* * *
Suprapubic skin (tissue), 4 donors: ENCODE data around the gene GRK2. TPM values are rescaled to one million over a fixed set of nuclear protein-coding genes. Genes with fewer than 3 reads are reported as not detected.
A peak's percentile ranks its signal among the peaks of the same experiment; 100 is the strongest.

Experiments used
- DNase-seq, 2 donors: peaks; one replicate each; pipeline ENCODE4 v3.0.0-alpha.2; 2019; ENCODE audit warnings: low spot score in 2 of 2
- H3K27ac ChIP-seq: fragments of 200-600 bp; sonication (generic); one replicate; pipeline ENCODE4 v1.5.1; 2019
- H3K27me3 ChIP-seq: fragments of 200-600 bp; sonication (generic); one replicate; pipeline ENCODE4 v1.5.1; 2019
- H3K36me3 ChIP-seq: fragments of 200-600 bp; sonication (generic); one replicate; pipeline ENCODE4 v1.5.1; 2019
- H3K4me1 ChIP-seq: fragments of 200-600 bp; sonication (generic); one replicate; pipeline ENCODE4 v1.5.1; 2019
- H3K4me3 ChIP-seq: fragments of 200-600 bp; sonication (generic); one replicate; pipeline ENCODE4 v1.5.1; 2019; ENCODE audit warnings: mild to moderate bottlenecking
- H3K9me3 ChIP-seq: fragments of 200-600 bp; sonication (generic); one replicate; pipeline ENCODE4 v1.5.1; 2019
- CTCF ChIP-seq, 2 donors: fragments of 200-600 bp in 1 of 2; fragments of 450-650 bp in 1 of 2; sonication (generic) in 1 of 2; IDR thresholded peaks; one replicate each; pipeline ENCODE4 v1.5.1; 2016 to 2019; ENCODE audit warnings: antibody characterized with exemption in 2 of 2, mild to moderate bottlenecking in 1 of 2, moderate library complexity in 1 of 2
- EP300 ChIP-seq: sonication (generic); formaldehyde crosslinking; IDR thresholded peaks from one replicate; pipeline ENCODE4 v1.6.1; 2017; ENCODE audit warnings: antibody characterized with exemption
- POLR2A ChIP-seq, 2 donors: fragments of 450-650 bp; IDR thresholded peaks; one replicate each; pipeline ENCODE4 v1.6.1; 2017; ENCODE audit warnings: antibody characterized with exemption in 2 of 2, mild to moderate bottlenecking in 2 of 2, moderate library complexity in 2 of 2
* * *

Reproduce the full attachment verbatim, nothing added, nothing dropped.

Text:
Suprapubic skin (tissue), 4 donors: ENCODE data around the gene GRK2. TPM values are rescaled to one million over a fixed set of nuclear protein-coding genes. Genes with fewer than 3 reads are reported as not detected.
A peak's percentile ranks its signal among the peaks of the same experiment; 100 is the strongest.

Experiments used
- DNase-seq, 2 donors: peaks; one replicate each; pipeline ENCODE4 v3.0.0-alpha.2; 2019; ENCODE audit warnings: low spot score in 2 of 2
- H3K27ac ChIP-seq: fragments of 200-600 bp; sonication (generic); one replicate; pipeline ENCODE4 v1.5.1; 2019
- H3K27me3 ChIP-seq: fragments of 200-600 bp; sonication (generic); one replicate; pipeline ENCODE4 v1.5.1; 2019
- H3K36me3 ChIP-seq: fragments of 200-600 bp; sonication (generic); one replicate; pipeline ENCODE4 v1.5.1; 2019
- H3K4me1 ChIP-seq: fragments of 200-600 bp; sonication (generic); one replicate; pipeline ENCODE4 v1.5.1; 2019
- H3K4me3 ChIP-seq: fragments of 200-600 bp; sonication (generic); one replicate; pipeline ENCODE4 v1.5.1; 2019; ENCODE audit warnings: mild to moderate bottlenecking
- H3K9me3 ChIP-seq: fragments of 200-600 bp; sonication (generic); one replicate; pipeline ENCODE4 v1.5.1; 2019
- CTCF ChIP-seq, 2 donors: fragments of 200-600 bp in 1 of 2; fragments of 450-650 bp in 1 of 2; sonication (generic) in 1 of 2; IDR thresholded peaks; one replicate each; pipeline ENCODE4 v1.5.1; 2016 to 2019; ENCODE audit warnings: antibody characterized with exemption in 2 of 2, mild to moderate bottlenecking in 1 of 2, moderate library complexity in 1 of 2
- EP300 ChIP-seq: sonication (generic); formaldehyde crosslinking; IDR thresholded peaks from one replicate; pipeline ENCODE4 v1.6.1; 2017; ENCODE audit warnings: antibody characterized with exemption
- POLR2A ChIP-seq, 2 donors: fragments of 450-650 bp; IDR thresholded peaks; one replicate each; pipeline ENCODE4 v1.6.1; 2017; ENCODE audit warnings: antibody characterized with exemption in 2 of 2, mild to moderate bottlenecking in 2 of 2, moderate library complexity in 2 of 2